Never in my wildest dreams did I think of ever going to Tel Aviv. In my part of the world, it does not feature on our bucketlists. We have the usual round-up of Paris, Bangkok and NYC. If you really love travel, you’ll have Machu Pichu on your list. But Israel, is too far from our idea of dream destinations.
But am so glad things didn’t go according to plan, and by a quirk of fate, I was on a plane to Tel Aviv. The research I’d tried to do on Israel hadn’t thrown up much info, but I knew it was going to be nothing like I had ever seen before. After all there was Jerusalem and the Dead Sea to experience. I will write about those too, someday. But today is about Tel Aviv.
I love that city. There’s no easing into this one. It is one of the warmest places I’ve been to, sunny beaches and gorgeously sanguine people. Yes, it is a city that never sleeps. Not only because of its high octane nightlife, but also because its citizens are dedicated to fitness like nowhere else. You find joggers and cyclists at 3 am on any given night. Every moment out in the sun is celebrated and embraced with abandon.
Tel Aviv’s enthusiasm is infectious. The artists at the bi-weekly crafts fair are inspiring. The diversity, the openness and the energy of its people lifts you up. And what’s wonderful is that Israelis love Indians. A large number of them travel to India and spend a few weeks backpacking across the country. Goa is a favourite destination, we met an artist who has tattooed ‘GOA’ on his forearm. That’s the kind of love am talking about. We met another artist who specialises in glass-blowing, an art that can challenge your understanding of this fragile medium. His wife was from Japan and they have spent a month in Igatpuri doing Vipasanna. A friendly old shopkeeper asked me if my name was Vaijanthimala and another kindly man asked me if I worked in Bollywood. They love our movies too! A cab driver subscribes to Hindi TV channels and sang a few lines of an 80’s hit song. How can I not be happy there?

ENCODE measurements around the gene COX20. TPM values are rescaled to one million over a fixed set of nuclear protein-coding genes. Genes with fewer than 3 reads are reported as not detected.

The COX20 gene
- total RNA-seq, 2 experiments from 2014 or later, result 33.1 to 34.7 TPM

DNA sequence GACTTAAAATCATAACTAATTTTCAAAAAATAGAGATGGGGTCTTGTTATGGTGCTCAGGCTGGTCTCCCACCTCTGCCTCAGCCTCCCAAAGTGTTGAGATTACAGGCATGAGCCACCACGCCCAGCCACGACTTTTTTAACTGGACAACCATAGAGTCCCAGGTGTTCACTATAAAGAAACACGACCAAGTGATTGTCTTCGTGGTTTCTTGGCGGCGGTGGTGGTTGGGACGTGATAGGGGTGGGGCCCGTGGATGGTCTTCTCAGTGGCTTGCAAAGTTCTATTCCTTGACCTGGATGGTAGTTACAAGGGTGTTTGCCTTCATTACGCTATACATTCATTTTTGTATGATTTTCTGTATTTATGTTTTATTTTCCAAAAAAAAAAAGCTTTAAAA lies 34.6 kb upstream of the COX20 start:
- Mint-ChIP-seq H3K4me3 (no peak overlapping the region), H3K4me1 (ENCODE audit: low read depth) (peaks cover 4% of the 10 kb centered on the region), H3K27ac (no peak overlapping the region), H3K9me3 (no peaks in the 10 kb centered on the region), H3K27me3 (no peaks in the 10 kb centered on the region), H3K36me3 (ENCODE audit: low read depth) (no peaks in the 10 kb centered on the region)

The quaint sidewalk cafes remind you of Europe, only because you associate sidewalk cafes with Europe. All similarities end there. The cafes in Tel Aviv seem much more inviting, urging you to come, pause for a while and share your story. The homegrown beer, Goldstar is everything a good beer should be, and the food is divine. Whether you experiment with the local kosher cuisine or dip into global staples, you will be transported by the freshness and crunch of the ingredients.
Mornings came early and I hit the sea around 8 am, before it got too hot to enjoy the calm waters. My Israeli friends though hung out all day at the beach, the sun has been their old buddy. Snorkelers and surfers abound, as do toddlers getting their early swimming lessons. After the dip, I’d just lie on the beach with a book and a peach. My idea of a blissful holiday!
I tried to soak in as much of the city as I could in the 20 days I spent there. It was difficult to get out of the water, on my last day. I spoke to the Mediterranean sea, promising it that I would come back someday. Yes, I talk out loud when alone. I was going to meet the same sea on the other side in Istanbul, but something told me, the magic wasn’t going to be the same.